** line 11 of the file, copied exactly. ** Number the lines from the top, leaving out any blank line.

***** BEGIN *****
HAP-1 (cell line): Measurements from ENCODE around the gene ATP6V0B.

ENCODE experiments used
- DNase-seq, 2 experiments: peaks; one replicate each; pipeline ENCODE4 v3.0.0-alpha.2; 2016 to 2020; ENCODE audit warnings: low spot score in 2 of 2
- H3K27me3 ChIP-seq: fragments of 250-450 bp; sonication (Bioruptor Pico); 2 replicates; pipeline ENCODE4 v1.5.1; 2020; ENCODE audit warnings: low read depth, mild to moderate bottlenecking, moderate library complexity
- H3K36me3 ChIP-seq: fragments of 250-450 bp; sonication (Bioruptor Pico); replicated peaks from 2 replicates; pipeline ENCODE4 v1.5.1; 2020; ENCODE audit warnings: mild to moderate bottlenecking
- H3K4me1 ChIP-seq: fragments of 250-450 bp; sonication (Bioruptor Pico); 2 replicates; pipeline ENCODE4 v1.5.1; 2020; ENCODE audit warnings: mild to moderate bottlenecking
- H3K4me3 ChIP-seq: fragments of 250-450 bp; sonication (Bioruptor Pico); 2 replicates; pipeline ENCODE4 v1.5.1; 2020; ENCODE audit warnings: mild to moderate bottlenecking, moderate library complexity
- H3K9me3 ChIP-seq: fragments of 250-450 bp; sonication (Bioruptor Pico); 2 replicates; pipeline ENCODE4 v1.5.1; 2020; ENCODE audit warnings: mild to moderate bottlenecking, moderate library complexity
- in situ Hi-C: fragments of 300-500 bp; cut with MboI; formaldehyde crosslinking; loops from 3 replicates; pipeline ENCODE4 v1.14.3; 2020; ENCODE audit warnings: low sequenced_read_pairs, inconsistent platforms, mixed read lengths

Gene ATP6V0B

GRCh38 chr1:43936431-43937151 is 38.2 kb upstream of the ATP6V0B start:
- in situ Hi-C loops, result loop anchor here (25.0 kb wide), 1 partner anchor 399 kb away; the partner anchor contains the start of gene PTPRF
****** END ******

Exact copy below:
GRCh38 chr1:43936431-43937151 is 38.2 kb upstream of the ATP6V0B start: